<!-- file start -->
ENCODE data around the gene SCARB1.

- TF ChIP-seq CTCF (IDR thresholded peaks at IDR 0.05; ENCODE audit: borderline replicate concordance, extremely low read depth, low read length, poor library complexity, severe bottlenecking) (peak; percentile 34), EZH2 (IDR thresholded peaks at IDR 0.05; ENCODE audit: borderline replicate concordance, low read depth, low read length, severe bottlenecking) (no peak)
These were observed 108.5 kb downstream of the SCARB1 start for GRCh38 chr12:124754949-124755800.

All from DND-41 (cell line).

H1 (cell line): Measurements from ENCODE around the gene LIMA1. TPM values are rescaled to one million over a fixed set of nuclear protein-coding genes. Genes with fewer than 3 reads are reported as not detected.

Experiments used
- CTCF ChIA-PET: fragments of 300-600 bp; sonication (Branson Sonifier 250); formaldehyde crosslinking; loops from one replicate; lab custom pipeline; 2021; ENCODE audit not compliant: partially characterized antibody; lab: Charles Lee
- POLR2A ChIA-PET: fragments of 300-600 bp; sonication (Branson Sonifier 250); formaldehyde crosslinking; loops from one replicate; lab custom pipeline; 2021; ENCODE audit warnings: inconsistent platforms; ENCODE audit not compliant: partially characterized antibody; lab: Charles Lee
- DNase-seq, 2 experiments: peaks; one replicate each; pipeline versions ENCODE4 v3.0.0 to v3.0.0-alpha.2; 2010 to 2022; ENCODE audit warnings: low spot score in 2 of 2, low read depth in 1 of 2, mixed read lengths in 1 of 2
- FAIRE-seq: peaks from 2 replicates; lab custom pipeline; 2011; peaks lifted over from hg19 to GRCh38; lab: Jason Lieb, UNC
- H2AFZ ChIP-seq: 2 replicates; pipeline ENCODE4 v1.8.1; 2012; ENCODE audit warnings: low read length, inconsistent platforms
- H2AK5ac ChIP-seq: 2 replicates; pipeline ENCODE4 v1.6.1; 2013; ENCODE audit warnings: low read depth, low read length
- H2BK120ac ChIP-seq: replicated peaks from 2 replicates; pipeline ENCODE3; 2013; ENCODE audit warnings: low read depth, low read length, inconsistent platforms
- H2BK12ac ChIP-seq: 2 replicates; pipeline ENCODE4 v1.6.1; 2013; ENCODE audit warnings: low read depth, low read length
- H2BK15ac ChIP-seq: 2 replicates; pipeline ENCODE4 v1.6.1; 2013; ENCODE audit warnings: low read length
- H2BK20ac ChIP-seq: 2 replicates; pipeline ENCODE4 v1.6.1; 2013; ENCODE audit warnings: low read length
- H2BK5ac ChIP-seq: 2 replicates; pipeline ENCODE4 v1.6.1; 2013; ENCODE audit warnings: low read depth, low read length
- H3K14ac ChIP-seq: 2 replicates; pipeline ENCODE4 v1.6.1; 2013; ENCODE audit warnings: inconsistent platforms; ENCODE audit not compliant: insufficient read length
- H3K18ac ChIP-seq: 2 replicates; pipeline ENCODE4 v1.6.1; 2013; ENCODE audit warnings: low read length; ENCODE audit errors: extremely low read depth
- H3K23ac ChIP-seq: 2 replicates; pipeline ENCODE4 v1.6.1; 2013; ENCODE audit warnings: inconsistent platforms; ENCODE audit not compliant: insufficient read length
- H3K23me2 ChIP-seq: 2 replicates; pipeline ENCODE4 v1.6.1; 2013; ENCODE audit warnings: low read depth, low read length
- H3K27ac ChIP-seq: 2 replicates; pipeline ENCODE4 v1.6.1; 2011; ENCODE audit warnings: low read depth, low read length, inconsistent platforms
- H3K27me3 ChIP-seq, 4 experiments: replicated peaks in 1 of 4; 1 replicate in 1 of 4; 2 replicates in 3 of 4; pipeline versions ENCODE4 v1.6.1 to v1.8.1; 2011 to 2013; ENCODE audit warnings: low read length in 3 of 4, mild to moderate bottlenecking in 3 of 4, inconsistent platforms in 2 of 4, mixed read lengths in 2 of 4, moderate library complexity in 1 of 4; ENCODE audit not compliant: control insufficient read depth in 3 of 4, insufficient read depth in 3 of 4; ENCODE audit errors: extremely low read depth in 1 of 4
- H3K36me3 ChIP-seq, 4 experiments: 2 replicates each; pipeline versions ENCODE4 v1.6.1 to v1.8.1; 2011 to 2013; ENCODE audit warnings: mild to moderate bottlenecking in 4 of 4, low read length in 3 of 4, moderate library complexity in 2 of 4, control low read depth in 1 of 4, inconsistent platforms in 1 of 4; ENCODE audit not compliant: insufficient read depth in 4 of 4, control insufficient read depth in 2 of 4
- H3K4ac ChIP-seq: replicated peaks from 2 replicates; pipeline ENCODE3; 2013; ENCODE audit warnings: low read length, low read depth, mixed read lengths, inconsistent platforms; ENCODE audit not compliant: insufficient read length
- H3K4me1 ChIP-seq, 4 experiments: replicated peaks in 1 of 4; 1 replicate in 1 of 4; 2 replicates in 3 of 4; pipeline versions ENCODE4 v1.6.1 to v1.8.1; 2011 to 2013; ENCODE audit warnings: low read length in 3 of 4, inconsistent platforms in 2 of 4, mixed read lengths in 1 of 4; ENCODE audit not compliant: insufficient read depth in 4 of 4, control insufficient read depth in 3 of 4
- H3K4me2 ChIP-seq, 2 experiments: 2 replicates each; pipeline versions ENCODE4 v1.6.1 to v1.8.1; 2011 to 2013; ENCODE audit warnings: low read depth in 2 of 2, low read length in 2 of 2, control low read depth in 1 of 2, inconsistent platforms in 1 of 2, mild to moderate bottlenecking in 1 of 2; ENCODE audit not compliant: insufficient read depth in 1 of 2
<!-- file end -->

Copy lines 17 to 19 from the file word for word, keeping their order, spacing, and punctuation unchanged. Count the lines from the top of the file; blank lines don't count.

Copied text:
- H2BK5ac ChIP-seq: 2 replicates; pipeline ENCODE4 v1.6.1; 2013; ENCODE audit warnings: low read depth, low read length
- H3K14ac ChIP-seq: 2 replicates; pipeline ENCODE4 v1.6.1; 2013; ENCODE audit warnings: inconsistent platforms; ENCODE audit not compliant: insufficient read length
- H3K18ac ChIP-seq: 2 replicates; pipeline ENCODE4 v1.6.1; 2013; ENCODE audit warnings: low read length; ENCODE audit errors: extremely low read depth